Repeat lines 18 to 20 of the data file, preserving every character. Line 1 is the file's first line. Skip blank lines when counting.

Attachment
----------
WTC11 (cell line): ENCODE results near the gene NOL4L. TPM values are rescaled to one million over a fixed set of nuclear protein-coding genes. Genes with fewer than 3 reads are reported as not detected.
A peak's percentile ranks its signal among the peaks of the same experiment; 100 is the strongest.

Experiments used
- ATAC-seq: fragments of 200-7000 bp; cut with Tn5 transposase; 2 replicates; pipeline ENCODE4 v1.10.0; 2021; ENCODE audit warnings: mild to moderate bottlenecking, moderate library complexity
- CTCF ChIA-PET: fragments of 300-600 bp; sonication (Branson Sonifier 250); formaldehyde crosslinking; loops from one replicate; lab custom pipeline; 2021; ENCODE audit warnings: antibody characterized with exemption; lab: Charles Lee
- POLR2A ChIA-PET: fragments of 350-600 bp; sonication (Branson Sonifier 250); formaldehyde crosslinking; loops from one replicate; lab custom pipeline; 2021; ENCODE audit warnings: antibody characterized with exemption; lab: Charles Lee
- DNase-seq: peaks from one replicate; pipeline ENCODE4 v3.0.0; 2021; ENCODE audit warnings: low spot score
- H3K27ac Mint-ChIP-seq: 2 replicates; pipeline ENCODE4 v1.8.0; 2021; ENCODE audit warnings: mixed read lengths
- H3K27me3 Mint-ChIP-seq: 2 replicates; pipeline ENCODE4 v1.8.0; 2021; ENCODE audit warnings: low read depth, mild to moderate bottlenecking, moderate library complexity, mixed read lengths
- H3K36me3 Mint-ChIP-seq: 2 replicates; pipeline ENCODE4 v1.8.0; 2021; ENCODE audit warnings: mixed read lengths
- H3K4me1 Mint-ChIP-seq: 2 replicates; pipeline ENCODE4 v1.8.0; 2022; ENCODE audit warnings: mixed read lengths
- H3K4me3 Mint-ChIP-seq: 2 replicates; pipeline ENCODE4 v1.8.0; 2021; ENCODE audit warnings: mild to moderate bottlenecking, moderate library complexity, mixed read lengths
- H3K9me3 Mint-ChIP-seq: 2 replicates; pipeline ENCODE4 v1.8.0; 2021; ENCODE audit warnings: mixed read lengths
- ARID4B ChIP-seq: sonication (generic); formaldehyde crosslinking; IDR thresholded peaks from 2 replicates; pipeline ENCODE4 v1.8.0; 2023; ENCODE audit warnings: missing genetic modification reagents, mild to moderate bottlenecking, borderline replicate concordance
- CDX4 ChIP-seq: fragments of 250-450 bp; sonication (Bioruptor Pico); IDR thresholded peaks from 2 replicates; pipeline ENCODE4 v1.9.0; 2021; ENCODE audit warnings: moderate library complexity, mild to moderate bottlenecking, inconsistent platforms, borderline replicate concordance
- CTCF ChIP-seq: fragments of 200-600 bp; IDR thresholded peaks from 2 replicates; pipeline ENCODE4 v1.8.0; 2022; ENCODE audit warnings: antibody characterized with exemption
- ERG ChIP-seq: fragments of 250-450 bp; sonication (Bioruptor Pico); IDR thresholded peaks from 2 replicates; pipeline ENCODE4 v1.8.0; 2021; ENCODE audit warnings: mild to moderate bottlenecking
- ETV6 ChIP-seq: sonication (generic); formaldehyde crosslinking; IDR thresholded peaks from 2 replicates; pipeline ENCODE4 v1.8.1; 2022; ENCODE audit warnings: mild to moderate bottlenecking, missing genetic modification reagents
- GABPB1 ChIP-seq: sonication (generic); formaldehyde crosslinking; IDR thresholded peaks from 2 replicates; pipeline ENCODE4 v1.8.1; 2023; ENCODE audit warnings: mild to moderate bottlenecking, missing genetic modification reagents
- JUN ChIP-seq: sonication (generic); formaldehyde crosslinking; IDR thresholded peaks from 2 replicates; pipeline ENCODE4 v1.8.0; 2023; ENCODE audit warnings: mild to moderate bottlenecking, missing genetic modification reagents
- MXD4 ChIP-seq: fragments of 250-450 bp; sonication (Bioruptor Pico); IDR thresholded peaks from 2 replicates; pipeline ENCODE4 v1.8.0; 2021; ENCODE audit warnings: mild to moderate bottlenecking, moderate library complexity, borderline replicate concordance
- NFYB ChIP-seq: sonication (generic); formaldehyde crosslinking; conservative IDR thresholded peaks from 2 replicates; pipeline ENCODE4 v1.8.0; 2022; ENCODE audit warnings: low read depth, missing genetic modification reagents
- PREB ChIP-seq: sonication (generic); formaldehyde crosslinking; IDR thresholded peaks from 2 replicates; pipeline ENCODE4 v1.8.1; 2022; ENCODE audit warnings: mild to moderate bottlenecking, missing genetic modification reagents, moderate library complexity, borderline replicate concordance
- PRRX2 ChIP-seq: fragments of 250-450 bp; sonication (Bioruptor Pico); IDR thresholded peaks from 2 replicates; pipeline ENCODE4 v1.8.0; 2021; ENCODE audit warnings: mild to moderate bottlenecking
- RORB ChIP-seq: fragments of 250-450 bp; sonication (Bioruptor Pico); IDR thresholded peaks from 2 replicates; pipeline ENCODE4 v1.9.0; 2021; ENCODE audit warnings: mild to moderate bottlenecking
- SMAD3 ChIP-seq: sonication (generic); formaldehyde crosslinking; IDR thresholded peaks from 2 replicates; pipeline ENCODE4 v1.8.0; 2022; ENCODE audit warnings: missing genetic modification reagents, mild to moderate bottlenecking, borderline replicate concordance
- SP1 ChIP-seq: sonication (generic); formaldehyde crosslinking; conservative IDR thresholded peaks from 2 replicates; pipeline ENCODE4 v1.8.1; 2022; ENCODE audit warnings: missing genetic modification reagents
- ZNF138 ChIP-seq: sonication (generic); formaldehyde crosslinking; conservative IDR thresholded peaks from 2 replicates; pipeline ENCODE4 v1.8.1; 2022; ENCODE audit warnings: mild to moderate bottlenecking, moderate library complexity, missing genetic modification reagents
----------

- ETV6 ChIP-seq: sonication (generic); formaldehyde crosslinking; IDR thresholded peaks from 2 replicates; pipeline ENCODE4 v1.8.1; 2022; ENCODE audit warnings: mild to moderate bottlenecking, missing genetic modification reagents
- GABPB1 ChIP-seq: sonication (generic); formaldehyde crosslinking; IDR thresholded peaks from 2 replicates; pipeline ENCODE4 v1.8.1; 2023; ENCODE audit warnings: mild to moderate bottlenecking, missing genetic modification reagents
- JUN ChIP-seq: sonication (generic); formaldehyde crosslinking; IDR thresholded peaks from 2 replicates; pipeline ENCODE4 v1.8.0; 2023; ENCODE audit warnings: mild to moderate bottlenecking, missing genetic modification reagents